Iceland has trotted out a service that lets horses reply to work emails when you’re on vacation.
The world-first “OutHorse Your Email” service is designed to encourage travelers to take a break and have an uninterrupted trip to the countryside.
Using a large keyboard mat, the gaited horses are able to walk, trot, canter, tölt, and pace their way across the keys.
Tölting and pacing are a four-beat gait and a two-beat gait, respectively, unique to Icelandic horses that make riding very comfortable.
Unsurprisingly, when the horses use the cartoonish, outsized keyboard, the result is nonsense replies to corporate contacts, such as “þþnjifai=’.,,lmbmbnbbhgycdrgzw/’pfæ ndaiFVxhðut7r7r7djsmfdsm” and “þnjifai’/.p,oii9unnbhvggyvgjhbjm,kfæ,.iklp–jpomohu o/’k;,i,mumnf.”
A recent global study by Visit Iceland, the island country’s official tourist bureau, found that two-fifths (41 percent) of people globally check their work emails between one to four times a day while vacationing, and 1 in 10 (14 percent) view them between five to six times every day.
Sigríður Dögg Guðmundsdóttir, who heads Visit Iceland said: “When visitors travel to Iceland we want them to fully experience everything our nation has to offer, from breathtaking surroundings to endless landscapes and friendly faces.
“Our OutHorse Your Email service lets them do just that, taking away the pressure of feeling as if they have to be always on and instead allowing them to be present throughout their trip. With our world-first service we hope to encourage people to disconnect and take a well-deserved, uninterrupted break.”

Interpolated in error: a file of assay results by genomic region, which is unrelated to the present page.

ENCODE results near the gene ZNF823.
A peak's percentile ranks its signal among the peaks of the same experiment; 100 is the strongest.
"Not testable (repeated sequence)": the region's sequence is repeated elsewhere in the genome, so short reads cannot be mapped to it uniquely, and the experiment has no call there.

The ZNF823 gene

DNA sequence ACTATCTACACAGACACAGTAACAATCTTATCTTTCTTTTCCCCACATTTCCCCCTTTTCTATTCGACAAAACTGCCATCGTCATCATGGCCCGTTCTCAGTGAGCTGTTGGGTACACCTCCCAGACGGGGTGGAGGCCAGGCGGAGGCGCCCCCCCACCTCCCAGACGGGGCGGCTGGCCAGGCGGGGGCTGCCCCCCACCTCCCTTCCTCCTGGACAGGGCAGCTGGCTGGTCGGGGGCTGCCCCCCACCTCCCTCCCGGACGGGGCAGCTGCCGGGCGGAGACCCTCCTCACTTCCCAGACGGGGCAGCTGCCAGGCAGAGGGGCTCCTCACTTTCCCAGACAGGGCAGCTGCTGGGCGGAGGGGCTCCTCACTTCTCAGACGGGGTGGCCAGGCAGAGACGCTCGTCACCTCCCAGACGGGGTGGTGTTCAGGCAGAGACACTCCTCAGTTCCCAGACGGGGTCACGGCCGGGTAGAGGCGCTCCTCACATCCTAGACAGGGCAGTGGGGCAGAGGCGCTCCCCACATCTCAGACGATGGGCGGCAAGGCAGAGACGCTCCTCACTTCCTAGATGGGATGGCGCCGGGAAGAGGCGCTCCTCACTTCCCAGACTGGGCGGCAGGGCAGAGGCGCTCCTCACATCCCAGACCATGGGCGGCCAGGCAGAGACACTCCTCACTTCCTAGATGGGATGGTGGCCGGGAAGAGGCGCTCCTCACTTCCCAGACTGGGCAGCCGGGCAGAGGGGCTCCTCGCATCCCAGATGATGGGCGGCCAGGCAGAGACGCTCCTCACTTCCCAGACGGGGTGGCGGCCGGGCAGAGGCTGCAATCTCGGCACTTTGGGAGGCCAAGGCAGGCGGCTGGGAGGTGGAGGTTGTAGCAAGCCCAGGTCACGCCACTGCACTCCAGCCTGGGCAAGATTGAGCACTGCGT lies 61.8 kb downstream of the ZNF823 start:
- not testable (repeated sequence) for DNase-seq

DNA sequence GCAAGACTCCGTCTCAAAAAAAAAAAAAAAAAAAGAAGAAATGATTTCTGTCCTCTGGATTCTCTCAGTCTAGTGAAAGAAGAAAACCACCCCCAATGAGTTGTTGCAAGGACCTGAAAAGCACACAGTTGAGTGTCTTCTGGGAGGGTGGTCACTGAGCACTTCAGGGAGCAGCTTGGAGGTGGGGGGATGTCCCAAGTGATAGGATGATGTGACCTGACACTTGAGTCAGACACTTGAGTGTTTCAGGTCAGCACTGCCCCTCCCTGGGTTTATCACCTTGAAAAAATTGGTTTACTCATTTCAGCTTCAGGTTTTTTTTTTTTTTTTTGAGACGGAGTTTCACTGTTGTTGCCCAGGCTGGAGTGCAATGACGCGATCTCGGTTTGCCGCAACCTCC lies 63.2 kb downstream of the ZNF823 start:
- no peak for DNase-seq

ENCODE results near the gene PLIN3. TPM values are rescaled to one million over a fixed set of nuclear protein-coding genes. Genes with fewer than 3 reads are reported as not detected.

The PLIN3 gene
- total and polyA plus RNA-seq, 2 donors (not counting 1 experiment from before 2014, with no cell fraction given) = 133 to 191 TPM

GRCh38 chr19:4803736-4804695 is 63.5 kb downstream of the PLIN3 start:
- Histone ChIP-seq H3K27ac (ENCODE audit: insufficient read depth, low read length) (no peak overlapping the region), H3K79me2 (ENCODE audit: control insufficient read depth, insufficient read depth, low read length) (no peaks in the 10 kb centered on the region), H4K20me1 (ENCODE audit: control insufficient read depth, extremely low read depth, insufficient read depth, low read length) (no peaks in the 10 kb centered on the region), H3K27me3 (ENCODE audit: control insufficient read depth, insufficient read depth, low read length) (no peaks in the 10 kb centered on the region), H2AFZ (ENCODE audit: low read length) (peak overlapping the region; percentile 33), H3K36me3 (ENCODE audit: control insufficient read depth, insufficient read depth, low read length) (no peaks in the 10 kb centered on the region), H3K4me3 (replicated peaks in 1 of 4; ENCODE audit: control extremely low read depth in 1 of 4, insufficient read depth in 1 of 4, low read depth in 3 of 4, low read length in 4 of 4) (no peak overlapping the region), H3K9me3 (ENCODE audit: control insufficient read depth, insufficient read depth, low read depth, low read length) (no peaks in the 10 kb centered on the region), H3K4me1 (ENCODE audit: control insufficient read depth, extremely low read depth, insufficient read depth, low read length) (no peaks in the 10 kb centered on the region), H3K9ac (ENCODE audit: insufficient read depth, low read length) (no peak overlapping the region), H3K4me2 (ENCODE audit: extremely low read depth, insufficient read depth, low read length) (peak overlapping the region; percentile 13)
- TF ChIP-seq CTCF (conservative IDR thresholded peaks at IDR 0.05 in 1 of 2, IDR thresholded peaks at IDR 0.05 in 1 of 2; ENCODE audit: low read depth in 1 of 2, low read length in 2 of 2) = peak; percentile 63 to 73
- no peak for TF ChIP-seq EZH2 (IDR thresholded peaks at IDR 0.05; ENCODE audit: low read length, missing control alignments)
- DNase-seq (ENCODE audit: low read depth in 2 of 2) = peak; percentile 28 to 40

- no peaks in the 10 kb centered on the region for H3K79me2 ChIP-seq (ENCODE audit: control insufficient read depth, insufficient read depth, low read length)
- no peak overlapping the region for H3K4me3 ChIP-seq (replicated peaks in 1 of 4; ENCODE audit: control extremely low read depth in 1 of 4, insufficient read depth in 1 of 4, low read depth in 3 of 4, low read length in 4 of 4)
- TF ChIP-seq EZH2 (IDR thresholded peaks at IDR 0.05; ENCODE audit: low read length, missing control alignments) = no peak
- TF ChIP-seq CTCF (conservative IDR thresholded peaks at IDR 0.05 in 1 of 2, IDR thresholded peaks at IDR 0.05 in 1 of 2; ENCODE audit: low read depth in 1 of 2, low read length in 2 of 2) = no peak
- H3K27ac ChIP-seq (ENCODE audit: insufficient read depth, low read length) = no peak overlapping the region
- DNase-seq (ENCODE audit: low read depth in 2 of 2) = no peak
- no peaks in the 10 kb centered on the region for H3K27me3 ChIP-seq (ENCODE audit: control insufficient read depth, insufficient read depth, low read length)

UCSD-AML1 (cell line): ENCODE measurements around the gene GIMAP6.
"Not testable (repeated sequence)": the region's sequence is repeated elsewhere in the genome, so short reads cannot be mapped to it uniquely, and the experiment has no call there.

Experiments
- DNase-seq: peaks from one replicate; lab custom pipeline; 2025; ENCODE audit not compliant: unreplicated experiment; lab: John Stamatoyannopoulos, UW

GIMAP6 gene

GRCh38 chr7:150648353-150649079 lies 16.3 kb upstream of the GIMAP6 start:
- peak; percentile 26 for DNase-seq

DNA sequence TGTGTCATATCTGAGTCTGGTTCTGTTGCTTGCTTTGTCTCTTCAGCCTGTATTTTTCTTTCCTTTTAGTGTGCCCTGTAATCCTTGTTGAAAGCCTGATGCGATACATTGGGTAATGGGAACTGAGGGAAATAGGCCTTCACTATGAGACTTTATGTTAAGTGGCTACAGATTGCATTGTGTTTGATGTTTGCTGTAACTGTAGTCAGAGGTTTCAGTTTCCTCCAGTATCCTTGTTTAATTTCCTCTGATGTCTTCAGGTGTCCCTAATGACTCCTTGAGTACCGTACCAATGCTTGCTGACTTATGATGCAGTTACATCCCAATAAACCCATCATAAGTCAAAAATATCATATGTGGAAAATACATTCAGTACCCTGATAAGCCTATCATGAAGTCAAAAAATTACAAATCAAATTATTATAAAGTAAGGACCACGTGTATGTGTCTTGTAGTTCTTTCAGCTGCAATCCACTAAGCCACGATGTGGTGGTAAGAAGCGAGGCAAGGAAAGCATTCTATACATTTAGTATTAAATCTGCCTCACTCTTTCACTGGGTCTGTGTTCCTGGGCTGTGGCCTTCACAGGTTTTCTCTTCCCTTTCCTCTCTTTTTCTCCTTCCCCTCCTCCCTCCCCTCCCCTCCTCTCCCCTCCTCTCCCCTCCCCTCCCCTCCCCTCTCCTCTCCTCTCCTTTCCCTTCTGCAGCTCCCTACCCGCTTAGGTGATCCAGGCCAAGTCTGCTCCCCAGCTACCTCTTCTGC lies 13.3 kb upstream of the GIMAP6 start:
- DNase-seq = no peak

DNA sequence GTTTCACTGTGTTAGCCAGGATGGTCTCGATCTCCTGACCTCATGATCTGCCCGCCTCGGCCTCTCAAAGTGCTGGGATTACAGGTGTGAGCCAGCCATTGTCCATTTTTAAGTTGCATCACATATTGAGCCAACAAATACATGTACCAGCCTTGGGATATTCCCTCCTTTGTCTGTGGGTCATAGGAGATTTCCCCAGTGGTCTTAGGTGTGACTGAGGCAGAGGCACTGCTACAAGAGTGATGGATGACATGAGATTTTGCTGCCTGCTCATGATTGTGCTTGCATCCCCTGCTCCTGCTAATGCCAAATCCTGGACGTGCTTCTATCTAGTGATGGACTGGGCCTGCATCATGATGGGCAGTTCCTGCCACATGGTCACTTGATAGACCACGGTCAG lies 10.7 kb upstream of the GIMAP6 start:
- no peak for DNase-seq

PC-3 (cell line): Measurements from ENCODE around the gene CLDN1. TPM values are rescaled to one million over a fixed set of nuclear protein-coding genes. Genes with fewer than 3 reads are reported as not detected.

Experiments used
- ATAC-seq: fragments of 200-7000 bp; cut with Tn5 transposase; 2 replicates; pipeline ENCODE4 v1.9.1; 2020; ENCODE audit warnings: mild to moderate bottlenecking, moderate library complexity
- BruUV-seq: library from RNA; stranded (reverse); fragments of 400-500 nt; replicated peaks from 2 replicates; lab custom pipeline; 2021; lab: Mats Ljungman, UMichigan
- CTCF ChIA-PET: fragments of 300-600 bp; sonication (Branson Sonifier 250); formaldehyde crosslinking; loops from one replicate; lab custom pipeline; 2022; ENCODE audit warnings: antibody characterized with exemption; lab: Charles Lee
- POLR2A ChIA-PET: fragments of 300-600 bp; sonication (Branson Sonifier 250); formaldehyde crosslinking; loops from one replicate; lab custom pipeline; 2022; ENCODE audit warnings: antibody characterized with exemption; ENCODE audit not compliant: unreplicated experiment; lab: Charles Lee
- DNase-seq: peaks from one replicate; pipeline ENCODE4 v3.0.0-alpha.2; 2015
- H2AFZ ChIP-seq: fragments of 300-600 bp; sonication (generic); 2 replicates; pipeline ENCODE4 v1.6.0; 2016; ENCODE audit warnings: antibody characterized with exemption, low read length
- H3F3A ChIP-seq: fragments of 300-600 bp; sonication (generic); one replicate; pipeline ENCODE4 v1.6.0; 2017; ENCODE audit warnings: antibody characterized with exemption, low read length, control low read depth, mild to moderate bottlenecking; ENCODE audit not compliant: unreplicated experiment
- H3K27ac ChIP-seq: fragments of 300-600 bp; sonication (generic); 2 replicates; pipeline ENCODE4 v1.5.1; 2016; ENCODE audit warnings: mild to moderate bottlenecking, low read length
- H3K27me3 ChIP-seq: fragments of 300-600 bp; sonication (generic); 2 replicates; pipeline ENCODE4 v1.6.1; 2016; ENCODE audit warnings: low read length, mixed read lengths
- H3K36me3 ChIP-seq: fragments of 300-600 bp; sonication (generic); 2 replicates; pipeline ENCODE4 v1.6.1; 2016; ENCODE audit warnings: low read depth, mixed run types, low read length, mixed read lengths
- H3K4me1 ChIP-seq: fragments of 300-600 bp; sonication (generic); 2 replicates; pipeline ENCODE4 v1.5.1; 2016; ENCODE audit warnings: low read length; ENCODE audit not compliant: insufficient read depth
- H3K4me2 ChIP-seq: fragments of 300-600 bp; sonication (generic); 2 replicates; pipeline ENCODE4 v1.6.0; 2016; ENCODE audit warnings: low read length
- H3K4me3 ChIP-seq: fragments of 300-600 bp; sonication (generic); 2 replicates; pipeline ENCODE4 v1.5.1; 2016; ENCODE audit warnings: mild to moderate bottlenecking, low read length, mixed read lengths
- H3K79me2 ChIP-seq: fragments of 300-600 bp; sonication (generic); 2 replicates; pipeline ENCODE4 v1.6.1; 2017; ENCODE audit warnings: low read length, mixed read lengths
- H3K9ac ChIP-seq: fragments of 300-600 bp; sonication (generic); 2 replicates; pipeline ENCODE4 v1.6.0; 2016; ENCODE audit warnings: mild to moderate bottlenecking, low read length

Jelena Ohm, project manager of Horses of Iceland said: “Our talented horses took naturally to the OutHorse Your Email service, tölting and galloping their way across the fields and creating a range of unique emails that will help holidaymakers enjoy their trip without any interruptions. From curiosity, intelligence and independence, our horses are special for many reasons, and so now we can add email responders too.”
Due to the pandemic, over the last few years many workers have transitioned to remote work, finding that the lines between their work and personal lives have become blurred.
The research by Visit Iceland revealed that three-fifths (59 percent) of people globally now feel as if their boss, colleagues and clients expect them to reply while on a break, while less than half (44 percent) of workers actually feel rested after a trip.
A further 1 in 10 (15 percent) have even canceled or postponed their vacation plans altogether due to work. That’s why Iceland is “outhorsing” workers’ emails to its horses, asking them to trot out replies, so they don’t have to.
Visit Iceland added: “So, don’t be foal-ish, enjoy a distraction-free trip to Iceland and remember, if you do receive work emails while on holiday, Iceland’s horses have you covered.”
This story was provided to Newsweek by Zenger News.